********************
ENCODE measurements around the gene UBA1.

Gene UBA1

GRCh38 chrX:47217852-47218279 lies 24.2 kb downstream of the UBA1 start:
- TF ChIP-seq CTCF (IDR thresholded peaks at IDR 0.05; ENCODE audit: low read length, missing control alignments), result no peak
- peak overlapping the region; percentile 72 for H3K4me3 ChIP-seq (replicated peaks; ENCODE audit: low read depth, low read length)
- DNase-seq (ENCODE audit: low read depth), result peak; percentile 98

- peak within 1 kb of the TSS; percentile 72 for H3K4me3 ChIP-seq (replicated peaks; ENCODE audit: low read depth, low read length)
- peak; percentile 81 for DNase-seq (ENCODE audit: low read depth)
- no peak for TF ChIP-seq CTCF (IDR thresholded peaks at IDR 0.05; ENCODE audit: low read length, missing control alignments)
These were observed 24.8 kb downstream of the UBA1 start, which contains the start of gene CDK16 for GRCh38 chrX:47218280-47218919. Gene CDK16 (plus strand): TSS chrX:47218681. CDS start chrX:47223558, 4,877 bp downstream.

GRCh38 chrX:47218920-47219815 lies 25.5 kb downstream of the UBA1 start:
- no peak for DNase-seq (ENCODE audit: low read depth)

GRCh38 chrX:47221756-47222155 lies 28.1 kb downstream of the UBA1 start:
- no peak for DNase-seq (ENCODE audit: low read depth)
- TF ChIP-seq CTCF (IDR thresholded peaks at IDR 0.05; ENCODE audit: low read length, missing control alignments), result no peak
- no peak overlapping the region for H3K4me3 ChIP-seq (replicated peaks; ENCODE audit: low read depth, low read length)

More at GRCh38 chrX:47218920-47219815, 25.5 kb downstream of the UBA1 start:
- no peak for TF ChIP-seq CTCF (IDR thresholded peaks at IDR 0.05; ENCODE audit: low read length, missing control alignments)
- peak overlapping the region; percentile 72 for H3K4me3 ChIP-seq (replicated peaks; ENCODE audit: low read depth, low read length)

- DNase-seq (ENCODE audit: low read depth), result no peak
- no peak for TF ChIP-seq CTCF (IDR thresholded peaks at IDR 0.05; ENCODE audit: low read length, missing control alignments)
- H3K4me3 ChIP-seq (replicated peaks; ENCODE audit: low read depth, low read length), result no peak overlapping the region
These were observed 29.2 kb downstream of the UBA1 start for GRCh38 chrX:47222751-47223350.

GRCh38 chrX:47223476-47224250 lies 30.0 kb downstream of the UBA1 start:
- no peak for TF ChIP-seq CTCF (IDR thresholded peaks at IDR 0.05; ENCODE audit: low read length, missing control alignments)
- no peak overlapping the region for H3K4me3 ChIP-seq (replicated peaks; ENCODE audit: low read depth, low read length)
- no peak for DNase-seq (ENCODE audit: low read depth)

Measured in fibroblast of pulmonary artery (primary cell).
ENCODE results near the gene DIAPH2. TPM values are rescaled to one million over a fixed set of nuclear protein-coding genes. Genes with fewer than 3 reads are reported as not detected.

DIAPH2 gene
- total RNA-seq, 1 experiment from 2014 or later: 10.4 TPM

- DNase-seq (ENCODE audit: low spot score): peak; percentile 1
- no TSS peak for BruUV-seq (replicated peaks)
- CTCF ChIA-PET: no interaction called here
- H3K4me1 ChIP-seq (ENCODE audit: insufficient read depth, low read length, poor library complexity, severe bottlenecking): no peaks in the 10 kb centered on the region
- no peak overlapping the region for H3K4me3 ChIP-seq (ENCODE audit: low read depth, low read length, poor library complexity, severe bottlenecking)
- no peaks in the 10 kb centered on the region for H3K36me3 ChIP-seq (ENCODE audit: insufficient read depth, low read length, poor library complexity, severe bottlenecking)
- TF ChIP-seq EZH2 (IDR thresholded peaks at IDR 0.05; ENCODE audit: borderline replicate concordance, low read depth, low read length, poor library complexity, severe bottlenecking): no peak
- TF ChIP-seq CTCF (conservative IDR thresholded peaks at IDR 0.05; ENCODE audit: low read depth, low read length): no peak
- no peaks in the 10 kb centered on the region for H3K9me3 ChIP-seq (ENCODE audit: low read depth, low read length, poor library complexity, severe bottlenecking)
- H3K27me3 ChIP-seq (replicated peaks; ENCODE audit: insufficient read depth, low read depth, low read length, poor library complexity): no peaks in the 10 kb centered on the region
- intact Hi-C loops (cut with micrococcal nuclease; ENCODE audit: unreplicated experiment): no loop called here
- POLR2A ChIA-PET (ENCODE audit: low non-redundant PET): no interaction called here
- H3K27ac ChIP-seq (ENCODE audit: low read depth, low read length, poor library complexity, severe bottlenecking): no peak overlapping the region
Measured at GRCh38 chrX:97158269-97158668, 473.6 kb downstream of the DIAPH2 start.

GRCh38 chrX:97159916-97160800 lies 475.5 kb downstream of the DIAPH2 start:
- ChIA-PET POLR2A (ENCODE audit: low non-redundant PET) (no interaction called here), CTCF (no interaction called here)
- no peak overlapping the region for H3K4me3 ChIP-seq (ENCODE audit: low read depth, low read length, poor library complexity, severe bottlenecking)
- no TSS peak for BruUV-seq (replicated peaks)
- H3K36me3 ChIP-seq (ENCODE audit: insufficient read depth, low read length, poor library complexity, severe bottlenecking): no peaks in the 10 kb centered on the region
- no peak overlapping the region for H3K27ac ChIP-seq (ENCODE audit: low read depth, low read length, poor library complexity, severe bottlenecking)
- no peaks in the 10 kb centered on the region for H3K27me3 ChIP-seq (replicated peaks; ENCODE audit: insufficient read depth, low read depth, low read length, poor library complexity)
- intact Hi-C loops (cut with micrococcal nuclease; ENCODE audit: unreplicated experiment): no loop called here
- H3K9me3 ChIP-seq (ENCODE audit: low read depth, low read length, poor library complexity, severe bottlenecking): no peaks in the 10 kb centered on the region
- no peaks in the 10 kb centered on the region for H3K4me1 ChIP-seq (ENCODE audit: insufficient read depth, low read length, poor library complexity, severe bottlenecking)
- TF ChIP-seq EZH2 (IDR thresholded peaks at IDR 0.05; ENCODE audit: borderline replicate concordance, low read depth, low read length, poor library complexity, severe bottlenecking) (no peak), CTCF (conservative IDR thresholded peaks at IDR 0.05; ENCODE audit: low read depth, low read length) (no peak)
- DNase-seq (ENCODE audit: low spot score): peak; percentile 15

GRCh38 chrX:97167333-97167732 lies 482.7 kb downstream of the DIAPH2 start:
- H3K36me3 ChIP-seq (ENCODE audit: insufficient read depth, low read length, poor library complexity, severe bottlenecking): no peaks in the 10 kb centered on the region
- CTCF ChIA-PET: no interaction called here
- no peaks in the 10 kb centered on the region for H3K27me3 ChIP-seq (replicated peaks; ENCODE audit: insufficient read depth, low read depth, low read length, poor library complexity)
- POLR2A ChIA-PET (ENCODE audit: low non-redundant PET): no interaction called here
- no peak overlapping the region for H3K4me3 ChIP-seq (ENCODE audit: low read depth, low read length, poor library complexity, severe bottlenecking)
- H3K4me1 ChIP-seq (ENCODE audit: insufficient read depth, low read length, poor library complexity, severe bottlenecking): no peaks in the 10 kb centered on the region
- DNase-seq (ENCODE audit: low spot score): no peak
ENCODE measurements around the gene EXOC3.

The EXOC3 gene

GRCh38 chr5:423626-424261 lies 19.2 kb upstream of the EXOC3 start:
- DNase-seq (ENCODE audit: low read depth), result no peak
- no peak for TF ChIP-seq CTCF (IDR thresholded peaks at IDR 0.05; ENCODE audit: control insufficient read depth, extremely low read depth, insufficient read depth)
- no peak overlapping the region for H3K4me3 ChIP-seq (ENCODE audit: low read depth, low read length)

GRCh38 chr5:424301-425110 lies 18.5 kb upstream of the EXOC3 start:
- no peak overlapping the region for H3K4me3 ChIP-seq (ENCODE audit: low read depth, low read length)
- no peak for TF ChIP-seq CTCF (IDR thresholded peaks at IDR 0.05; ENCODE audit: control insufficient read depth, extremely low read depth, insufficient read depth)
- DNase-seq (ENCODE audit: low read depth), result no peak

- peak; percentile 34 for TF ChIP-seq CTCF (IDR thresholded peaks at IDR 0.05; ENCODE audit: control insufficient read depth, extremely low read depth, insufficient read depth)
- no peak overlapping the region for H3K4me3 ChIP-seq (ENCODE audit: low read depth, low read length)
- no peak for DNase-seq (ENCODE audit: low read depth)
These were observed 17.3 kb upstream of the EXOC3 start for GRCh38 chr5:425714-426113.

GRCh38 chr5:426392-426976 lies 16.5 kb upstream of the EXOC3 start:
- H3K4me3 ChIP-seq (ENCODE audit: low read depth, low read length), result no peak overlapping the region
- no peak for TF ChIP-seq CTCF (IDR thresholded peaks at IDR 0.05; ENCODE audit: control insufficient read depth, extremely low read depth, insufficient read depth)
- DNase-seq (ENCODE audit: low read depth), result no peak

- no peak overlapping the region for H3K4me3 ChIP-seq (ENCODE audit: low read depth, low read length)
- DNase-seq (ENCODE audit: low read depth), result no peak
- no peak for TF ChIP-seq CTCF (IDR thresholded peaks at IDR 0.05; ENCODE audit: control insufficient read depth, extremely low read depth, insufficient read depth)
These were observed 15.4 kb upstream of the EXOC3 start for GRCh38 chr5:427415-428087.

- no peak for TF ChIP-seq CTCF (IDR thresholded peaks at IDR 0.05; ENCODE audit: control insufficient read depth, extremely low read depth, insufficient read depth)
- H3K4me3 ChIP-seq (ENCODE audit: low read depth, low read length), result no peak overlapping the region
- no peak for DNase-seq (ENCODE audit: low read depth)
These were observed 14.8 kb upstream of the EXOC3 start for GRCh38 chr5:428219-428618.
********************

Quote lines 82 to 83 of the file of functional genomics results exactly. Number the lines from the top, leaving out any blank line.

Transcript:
- no peak for TF ChIP-seq CTCF (IDR thresholded peaks at IDR 0.05; ENCODE audit: control insufficient read depth, extremely low read depth, insufficient read depth)
- DNase-seq (ENCODE audit: low read depth), result no peak